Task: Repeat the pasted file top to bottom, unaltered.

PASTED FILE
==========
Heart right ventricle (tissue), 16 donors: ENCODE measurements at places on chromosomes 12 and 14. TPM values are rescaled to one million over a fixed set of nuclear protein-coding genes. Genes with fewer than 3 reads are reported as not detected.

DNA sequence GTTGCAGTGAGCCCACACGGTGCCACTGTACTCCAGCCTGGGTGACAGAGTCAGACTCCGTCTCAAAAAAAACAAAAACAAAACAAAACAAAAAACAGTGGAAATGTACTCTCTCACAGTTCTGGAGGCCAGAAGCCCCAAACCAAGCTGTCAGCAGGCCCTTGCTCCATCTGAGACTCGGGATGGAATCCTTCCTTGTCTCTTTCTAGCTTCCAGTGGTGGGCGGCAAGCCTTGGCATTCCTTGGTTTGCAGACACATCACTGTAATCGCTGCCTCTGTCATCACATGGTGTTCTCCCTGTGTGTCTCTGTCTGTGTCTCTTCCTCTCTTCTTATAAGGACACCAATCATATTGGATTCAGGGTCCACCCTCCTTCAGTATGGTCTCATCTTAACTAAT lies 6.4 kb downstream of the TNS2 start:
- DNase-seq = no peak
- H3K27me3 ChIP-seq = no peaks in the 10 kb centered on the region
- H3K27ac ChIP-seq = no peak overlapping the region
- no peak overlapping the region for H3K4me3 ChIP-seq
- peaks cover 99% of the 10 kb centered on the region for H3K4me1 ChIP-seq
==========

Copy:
Heart right ventricle (tissue), 16 donors: ENCODE measurements at places on chromosomes 12 and 14. TPM values are rescaled to one million over a fixed set of nuclear protein-coding genes. Genes with fewer than 3 reads are reported as not detected.

DNA sequence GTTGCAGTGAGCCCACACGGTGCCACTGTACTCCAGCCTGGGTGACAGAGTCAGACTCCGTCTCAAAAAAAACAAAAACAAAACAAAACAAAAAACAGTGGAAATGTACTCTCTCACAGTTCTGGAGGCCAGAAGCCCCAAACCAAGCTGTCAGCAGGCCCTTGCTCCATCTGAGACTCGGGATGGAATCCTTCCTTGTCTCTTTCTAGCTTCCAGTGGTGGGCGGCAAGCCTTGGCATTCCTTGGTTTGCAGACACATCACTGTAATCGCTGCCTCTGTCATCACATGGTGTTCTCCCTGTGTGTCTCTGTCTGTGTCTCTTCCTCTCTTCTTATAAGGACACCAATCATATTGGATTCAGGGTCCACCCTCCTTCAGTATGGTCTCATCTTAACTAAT lies 6.4 kb downstream of the TNS2 start:
- DNase-seq = no peak
- H3K27me3 ChIP-seq = no peaks in the 10 kb centered on the region
- H3K27ac ChIP-seq = no peak overlapping the region
- no peak overlapping the region for H3K4me3 ChIP-seq
- peaks cover 99% of the 10 kb centered on the region for H3K4me1 ChIP-seq